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Year of the Dragon (Sous-titres franais)

4.0 out of 5 stars 27 customer reviews

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Product Details

  • Actors: Joey Chin, Mickey Rourke, Raymond J. Barry, Caroline Kava, John Lone
  • Directors: Michael Cimino
  • Writers: Michael Cimino, Oliver Stone
  • Format: AC-3, Closed-captioned, Color, Dolby, DVD-Video, NTSC, Subtitled, Widescreen
  • Language: English, Polish
  • Subtitles: English, Spanish, French
  • Region: Region 1 (US and Canada This DVD will probably NOT be viewable in other countries. Read more about DVD formats.)
  • Aspect Ratio: 2.40:1
  • Number of discs: 1
  • Canadian Home Video Rating : Ages 18 and over
  • Studio: Warner Bros. Home Video
  • Release Date: May 31 2005
  • Run Time: 134 minutes
  • Average Customer Review: 4.0 out of 5 stars 27 customer reviews
  • ASIN: B0007VZ99E
  • Amazon Bestsellers Rank: #19,341 in DVD (See Top 100 in DVD)
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Product Description

Product Description

Year of the Dragon (DVD)

Redemption for director Michael Cimino and burgeoning stardom for actor Mickey Rourke were on the agenda when Year of the Dragon was released in 1985, and even if those things didn't quite come to pass, the result was nevertheless an entertaining, at times even compelling film. Cimino, seven years removed from his Oscar triumph The Deer Hunter and five years past the debacle that was (and still is) Heaven's Gate, made a move back into the mainstream with this violent tale about New York's Chinatown, where gangs and heroin-dealing Chinese "triads" hold sway--at least until police captain Stanley White comes on the scene, fiercely determined to put the bad guys out of business. As portrayed by Rourke, White is arrogant, boorish, and bullheaded, a thoughtless jerk who puts anyone who cares about him in mortal danger, all of which we're supposed to forgive because he served in Vietnam and is so righteously intent on doing his job. Problem is, White is almost completely unlikable, rendering his relationships with his long-suffering wife (Caroline Kava) and his TV reporter girlfriend (a wooden Ariane) implausible in the extreme. Add to that a script (by Cimino and Oliver Stone) filled with stilted, macho dialogue and a level of facile racism and sexism that would be unacceptable by new millennium standards, and you've got a tough sell. Still, Cimino knows how to direct the action sequences, and he's able to sustain a good level of tension as the story builds toward its inevitable confrontation between White and young crime lord Joey Tai (John Lone, channeling Al Pacino in The Godfather: Part II). And the aftermath? Cimino made only four movies in the ensuing twenty years, none of them exactly blockbusters, while Rourke sank into a self-inflicted oblivion from which he has yet to recover. Not exactly the hoped-for outcome, but neither of them should be ashamed to have Year of the Dragon on his resume. --Sam Graham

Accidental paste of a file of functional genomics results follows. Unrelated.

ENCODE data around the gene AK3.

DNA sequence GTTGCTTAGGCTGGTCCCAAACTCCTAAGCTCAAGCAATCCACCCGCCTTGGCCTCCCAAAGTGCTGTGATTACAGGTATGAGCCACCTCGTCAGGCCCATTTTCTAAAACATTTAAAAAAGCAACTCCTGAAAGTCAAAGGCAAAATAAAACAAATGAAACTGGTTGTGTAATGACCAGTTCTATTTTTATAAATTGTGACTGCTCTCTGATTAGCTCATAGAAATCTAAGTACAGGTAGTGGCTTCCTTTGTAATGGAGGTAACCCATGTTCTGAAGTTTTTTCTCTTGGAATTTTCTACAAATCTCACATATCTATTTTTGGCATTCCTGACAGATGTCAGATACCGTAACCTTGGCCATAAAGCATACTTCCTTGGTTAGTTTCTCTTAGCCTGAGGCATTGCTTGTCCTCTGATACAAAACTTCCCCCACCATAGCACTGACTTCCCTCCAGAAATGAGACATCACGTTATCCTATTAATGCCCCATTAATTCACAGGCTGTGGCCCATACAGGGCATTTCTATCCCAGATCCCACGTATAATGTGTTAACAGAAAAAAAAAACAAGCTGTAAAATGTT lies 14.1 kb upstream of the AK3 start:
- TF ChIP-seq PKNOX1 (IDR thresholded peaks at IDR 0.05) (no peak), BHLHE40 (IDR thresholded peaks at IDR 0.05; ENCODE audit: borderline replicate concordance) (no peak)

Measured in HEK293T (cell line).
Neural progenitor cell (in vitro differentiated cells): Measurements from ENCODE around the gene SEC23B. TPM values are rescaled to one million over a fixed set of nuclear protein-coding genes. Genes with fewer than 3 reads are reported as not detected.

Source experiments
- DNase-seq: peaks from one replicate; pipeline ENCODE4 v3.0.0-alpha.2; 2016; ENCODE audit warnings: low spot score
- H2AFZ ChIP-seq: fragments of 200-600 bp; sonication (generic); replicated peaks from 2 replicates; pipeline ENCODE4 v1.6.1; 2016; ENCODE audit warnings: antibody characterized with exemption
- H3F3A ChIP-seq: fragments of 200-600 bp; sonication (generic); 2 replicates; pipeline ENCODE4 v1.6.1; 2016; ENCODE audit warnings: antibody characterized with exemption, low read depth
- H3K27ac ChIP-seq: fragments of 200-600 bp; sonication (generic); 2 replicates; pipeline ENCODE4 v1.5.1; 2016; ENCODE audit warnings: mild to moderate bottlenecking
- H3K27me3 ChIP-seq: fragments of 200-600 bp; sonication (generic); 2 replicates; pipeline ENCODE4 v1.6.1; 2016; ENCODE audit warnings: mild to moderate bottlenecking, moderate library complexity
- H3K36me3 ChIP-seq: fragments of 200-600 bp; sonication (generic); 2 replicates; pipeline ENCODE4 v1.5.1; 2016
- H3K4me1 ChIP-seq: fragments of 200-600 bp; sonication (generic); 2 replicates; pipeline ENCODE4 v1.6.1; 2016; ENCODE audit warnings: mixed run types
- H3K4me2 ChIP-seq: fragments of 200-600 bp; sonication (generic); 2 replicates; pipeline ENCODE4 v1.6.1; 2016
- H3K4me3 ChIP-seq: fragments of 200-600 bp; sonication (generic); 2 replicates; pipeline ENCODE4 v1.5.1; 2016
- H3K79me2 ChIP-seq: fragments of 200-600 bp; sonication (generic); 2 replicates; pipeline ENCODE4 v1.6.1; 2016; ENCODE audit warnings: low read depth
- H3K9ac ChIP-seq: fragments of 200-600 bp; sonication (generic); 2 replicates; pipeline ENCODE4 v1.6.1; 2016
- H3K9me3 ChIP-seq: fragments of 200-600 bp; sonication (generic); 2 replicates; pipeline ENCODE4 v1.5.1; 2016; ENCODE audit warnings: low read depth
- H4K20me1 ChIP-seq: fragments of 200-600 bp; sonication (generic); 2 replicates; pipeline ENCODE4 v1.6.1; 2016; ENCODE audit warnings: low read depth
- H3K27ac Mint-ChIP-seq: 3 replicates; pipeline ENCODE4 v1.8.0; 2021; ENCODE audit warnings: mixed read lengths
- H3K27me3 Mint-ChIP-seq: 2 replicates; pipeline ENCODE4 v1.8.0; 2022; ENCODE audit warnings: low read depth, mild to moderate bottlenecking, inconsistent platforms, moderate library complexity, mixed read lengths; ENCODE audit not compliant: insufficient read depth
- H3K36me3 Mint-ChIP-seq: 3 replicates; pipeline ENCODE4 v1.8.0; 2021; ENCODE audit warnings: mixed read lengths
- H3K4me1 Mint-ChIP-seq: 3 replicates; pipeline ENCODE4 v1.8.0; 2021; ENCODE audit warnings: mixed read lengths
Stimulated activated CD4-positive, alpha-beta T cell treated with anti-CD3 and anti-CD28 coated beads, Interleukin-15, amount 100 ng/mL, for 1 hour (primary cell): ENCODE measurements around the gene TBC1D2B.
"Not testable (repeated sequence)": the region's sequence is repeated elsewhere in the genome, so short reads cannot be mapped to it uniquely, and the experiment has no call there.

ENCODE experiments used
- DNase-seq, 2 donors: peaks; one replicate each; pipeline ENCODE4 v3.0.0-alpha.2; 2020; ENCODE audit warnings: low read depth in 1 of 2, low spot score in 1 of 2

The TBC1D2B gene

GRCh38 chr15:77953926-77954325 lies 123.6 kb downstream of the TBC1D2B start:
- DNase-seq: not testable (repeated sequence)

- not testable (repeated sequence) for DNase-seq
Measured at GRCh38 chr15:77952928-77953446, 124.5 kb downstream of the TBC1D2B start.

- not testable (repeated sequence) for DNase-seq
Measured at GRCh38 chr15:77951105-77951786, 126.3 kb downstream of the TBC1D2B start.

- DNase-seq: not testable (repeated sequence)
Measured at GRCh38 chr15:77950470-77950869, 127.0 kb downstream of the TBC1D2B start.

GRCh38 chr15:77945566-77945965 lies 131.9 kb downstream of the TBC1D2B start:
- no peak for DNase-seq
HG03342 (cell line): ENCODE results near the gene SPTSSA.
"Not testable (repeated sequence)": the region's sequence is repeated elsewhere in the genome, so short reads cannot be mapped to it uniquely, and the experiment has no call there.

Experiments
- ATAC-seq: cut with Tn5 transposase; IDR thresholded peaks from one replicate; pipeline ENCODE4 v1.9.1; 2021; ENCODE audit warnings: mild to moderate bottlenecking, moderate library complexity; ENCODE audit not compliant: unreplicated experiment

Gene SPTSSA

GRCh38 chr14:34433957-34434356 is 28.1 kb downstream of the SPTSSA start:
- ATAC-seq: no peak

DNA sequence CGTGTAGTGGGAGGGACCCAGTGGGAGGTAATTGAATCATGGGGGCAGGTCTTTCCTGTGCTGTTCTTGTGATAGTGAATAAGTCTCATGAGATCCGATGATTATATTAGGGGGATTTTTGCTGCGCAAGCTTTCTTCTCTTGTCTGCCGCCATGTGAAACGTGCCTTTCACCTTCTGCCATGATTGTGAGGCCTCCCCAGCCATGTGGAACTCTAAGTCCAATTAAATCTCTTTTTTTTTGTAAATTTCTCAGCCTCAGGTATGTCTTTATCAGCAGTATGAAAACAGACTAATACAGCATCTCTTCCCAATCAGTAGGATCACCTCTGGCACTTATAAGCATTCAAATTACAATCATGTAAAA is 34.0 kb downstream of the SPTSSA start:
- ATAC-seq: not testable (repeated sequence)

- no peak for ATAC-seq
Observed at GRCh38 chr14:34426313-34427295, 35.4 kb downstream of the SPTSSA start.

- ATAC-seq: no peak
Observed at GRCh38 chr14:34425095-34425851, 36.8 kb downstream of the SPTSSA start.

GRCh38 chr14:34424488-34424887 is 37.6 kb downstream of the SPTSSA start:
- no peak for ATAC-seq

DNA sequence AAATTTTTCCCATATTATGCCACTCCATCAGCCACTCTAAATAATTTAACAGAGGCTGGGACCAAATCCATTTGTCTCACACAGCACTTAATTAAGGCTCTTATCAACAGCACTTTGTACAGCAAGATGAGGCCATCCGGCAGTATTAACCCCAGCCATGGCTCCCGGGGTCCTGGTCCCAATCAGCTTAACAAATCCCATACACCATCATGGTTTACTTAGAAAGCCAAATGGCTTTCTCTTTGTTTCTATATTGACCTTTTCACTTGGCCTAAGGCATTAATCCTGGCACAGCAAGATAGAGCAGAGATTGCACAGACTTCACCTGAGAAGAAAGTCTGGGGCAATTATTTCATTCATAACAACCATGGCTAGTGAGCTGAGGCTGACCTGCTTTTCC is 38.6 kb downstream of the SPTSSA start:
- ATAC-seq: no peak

Customer Reviews

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Format: VHS Tape
This film got a bad reputation when left-leaning Chinese-American groups tried to brand it as racist, causing many film critics to play it safe and pan it rather than brave the ire of those groups. In truth, the only notable flaw in the film is the acting talents of Arianne; despite this, I found her tolerable as her interaction with Rourke was truly electric. As to the demagogues, I must say that they arrived a little late to the party: Cimino's Deer Hunter portrayed Asians in a much more demeaning light than anything here. Besides that, have any of those protesters seen the kinds of movies put out en masse from Hong Kong? They are much more glitzy violent than anything portrayed here (for example check out John Wu's "The Killer" or Hard-Boiled").
Mickey Rourke is awesome as usual, he defined cool in the 1980s just as Errol Flynn did for the 1930s. And just like Errol Flynn, he later descended into mediocrity, making poor personal decisions and then taking poor roles and minor roles which made a mockery of his previously fine work. But neither Flynn nor Rourke were as bad as OJ Simpson or Enron executives. You don't have to love what they became to enjoy what they previously achieved.